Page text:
"I sure wouldn't want to work here," Henry added. "Probably lots of customers for the Piccolos, though. Too bad the factory gate isn't closer. It is a long walk for pizza."
"Oh, no. Look!" Jessie said, stopping in the middle of the sidewalk. "There's that car again. At least I think it's the same car we saw at Tom's."
When the Aldens looked up, the same big car drove slowly past them.
Violet shivered. "It is that same awful man. Too bad he works right next door to the Piccolos. I hope he doesn't treat them the same way he treated Tom."
"I certainly hope not," Mr. Alden said.
The Aldens were in front of Piccolos' Pizza now. The two-story wooden building looked small and shabby squeezed up against the huge new factory. Although cars and trucks filled every space in front, the restaurant looked dim.
"Something is wrong here," Mr. Alden said in a worried voice.
"I know," Henry added. "Do you notice what's missing?"
"The pizza smell," Benny said in a quiet voice. "There's no pizza smell."
This was true. Here they were, right at the door. But the warm, delicious smell of pizza dough, all mixed together with cheese and tomato smells, wasn't in the air.
When Henry pushed open the creaky door, the little bell on top jingled. The Aldens stepped into the dim restaurant just as the twelve-thirty factory clock sounded. It was the middle of the lunch hour, but the Aldens' favorite pizza place was empty.
Violet pulled her jacket tighter. "It's chilly in here," she said.
Mr. Alden shivered too. "I wonder why the brick oven isn't going. Usually it's warm as toast in here."
Henry shook the door so the little bell would jingle again. "Maybe the Piccolos didn't hear us."
Finally, an old, white-haired man came out from the kitchen area in back. He looked at the Aldens as if they were strangers. The man almost seemed a stranger, too. But he wasn't. He was the Aldens' good friend, Mr. Piccolo, but he seemed much older.
"I'm sorry, but my oven isn't working today," the old man said. "But my wife and I can make you a sandwich or salad if you want."
Watch pulled away from Jessie and went up to the old man. The dog kept on wagging his tail eagerly until the old man noticed whose head he was patting.
"Oh, my!" the man cried. "It's Watch! And the Aldens! Oh, my, oh my! What a poor day it is when I don't recognize my old friends!"
Mr. Piccolo pulled his glasses from the pocket of his white apron. As soon as he put them on, his face lit up.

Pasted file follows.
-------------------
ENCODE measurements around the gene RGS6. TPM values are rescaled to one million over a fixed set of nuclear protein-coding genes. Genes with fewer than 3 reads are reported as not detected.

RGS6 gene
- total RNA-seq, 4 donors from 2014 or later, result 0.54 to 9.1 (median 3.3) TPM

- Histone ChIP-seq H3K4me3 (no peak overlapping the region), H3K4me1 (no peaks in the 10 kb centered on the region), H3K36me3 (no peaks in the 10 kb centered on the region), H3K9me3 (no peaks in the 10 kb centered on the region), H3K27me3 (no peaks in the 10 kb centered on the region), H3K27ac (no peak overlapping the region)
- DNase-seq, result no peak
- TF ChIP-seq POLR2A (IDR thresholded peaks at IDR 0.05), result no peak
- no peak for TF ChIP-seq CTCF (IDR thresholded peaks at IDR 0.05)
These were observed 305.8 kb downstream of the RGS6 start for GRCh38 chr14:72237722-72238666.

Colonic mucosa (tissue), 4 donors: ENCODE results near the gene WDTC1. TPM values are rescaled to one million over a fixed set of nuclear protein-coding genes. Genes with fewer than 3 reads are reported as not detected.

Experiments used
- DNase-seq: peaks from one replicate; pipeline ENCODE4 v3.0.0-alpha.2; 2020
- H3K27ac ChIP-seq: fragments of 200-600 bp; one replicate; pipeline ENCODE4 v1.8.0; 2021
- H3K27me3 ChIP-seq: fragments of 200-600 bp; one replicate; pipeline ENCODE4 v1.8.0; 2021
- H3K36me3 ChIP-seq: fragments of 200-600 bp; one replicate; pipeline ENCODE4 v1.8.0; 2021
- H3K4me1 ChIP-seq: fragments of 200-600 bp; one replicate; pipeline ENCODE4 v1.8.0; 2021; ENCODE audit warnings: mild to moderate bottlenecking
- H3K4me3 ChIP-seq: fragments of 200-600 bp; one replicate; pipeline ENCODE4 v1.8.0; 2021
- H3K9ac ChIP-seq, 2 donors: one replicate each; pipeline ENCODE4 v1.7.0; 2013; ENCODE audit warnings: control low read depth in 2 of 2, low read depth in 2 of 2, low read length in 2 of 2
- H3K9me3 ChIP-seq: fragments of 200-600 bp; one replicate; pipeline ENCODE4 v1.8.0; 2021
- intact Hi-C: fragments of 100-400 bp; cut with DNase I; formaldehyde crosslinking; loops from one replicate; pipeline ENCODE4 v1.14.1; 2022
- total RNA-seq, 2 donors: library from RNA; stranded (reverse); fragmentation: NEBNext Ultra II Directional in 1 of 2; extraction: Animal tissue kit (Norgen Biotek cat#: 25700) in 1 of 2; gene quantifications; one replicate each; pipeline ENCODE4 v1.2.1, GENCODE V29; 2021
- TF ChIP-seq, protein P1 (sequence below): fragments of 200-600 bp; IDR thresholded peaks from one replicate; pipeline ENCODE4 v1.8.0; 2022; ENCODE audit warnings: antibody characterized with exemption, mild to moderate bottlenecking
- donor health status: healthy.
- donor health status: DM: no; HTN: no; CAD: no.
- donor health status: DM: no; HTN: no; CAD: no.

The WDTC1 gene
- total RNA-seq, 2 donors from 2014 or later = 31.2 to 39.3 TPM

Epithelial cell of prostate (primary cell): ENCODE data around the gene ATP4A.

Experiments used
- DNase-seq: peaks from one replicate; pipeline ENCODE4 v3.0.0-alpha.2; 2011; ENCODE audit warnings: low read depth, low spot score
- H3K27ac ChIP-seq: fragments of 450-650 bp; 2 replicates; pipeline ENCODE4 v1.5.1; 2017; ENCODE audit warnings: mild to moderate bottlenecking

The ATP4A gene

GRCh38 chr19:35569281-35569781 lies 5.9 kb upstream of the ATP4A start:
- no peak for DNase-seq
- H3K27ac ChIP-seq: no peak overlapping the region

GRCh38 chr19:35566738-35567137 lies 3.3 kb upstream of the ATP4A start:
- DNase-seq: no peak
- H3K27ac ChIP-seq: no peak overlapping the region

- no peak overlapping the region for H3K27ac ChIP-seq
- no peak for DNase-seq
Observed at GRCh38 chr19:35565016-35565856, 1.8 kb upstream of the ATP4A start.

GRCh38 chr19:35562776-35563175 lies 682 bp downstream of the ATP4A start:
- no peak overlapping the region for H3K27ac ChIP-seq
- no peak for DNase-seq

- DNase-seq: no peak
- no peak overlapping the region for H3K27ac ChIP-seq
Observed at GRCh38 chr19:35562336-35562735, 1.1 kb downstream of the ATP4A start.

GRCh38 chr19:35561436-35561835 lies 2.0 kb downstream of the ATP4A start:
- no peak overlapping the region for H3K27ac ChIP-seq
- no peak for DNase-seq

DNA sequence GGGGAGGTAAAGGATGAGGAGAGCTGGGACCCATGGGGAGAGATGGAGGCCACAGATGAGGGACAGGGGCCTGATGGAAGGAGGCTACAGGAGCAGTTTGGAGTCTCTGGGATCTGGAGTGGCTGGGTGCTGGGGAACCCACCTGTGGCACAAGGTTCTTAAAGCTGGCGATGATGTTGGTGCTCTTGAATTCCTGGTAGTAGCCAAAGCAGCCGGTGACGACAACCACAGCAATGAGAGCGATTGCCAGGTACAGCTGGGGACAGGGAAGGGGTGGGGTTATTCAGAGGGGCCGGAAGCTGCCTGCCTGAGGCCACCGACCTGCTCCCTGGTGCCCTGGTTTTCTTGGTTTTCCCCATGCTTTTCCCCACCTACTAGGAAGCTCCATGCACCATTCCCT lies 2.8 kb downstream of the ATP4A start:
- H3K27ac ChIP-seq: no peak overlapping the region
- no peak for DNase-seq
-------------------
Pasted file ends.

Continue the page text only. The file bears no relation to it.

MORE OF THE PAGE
Mr. Alden put his hand out for a handshake. "Good to see you, Mr. Piccolo. Sorry we didn't call ahead from Tom's garage. We left there in a bit of confusion."
Mr. Piccolo pulled on one side of his bushy, white mustache. "No apologies, Mr. Alden. You know you and your family can come here anytime." Then his voice dropped so low the Aldens could hardly hear him. "Well, I guess this is not the best time—no, not the best time at all. But here, sit down. I'll tell Nina you're here. She's trying to coax the little oven in the empty apartment upstairs to make a pizza."
Jessie ran out back and tied up Watch in the small back garden. Then she joined her family around their favorite table.
Benny looked around for the basket of crispy breadsticks. The Piccolos always kept them on the table for hungry customers. But there were no breadsticks to be seen. There was a stack of the red-and-white check tablecloths folded on the counter, but the tables were bare.
"I guess Tom was right about something being wrong," Violet whispered sadly. "There's no one here but the Piccolos. The tables aren't even set."
Henry shook his head. "Something doesn't add up. That big factory right next door—there must be hundreds of hungry workers in there. Why aren't they in here?"
"Ah," Mr. Piccolo answered, when he came back and overheard Henry's question. "I knew your family would see how things are. Today, well, today is another bad day. So many like this one. So many," he sighed. "This week it's the gas line to my oven not working. You know my oven. My father built that oven brick by brick when he came from Italy years ago. Not once did that oven quit. But now? No more gas in it. The builders digging at the factory, they cracked the gas line last week. You think we can make our pizza in a tiny apartment oven upstairs? No! No! No!"
Excerpted from The Pizza Mystery by GERTRUDE CHANDLER WARNER, Charles Tang. Copyright © 1993 Albert Whitman & Company. Excerpted by permission of ALBERT WHITMAN & Company.